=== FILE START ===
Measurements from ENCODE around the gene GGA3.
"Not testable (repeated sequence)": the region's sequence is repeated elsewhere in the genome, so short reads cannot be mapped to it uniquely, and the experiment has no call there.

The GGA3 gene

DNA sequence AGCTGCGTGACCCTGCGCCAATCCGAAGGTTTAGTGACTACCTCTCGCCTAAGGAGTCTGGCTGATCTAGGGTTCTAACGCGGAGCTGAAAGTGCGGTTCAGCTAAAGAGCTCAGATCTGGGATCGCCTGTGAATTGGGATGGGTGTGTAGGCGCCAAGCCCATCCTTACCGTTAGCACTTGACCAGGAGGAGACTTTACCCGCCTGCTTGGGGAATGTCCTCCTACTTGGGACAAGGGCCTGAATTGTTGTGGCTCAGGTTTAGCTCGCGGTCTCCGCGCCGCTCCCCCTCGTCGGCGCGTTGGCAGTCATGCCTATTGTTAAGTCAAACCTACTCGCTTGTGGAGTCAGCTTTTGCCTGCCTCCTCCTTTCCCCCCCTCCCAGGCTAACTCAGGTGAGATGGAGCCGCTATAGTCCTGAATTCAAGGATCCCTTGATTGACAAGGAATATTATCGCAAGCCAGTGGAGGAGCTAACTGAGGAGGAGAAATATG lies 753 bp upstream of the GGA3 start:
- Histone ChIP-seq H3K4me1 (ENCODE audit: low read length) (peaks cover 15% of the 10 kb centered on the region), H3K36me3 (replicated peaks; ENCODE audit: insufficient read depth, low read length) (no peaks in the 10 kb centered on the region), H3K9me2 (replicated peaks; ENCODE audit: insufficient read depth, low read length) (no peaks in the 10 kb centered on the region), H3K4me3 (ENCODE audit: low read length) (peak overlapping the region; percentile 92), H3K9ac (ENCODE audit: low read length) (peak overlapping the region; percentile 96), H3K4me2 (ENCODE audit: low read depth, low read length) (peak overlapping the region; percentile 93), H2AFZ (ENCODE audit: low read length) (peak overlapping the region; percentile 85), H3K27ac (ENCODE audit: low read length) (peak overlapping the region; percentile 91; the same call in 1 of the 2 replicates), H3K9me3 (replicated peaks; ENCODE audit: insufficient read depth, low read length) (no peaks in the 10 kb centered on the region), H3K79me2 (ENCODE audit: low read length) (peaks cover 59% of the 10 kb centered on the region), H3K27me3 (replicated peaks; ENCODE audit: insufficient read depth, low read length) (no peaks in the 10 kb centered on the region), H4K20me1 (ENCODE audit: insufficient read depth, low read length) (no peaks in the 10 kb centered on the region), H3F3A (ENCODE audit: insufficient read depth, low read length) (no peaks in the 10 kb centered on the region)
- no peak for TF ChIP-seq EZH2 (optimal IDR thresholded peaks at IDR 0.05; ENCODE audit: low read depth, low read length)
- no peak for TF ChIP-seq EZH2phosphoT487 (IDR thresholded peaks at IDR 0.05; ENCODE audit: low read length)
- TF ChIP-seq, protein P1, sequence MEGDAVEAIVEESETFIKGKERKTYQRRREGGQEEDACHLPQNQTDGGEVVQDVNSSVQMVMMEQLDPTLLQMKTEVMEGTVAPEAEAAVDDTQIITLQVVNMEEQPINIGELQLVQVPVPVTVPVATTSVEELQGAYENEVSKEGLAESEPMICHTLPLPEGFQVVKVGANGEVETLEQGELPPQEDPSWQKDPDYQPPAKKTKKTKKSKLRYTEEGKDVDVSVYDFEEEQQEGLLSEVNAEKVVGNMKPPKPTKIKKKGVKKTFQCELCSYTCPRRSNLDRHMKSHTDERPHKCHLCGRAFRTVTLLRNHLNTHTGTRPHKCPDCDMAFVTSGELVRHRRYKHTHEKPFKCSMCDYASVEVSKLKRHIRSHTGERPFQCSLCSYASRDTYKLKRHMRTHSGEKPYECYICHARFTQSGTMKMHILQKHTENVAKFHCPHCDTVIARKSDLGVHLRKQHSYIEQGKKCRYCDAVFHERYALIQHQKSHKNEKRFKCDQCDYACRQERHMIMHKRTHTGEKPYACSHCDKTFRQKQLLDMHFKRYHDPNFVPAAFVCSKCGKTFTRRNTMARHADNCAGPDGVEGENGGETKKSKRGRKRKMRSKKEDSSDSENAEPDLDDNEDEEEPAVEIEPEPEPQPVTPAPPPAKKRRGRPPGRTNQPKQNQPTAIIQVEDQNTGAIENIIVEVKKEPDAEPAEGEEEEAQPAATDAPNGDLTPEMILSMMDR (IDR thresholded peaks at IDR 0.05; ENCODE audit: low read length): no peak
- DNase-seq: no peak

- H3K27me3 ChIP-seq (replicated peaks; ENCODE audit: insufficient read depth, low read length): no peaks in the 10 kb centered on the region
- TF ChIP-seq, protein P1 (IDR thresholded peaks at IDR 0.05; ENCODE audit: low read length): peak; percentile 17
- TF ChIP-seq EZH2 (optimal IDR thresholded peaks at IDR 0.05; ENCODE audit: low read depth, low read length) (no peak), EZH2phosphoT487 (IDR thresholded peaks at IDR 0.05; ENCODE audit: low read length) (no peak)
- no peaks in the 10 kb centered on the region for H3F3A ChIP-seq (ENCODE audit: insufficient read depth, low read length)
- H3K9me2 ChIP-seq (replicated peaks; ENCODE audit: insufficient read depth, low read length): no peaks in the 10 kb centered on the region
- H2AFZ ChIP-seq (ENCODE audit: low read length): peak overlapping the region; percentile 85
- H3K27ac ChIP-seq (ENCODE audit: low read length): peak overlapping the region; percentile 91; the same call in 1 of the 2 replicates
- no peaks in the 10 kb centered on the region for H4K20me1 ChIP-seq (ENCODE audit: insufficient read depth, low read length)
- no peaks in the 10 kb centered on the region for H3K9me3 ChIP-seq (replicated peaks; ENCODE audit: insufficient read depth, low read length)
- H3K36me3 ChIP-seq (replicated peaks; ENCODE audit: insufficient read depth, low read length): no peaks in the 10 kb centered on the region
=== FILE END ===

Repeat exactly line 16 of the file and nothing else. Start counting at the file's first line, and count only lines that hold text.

- H3K27ac ChIP-seq (ENCODE audit: low read length): peak overlapping the region; percentile 91; the same call in 1 of the 2 replicates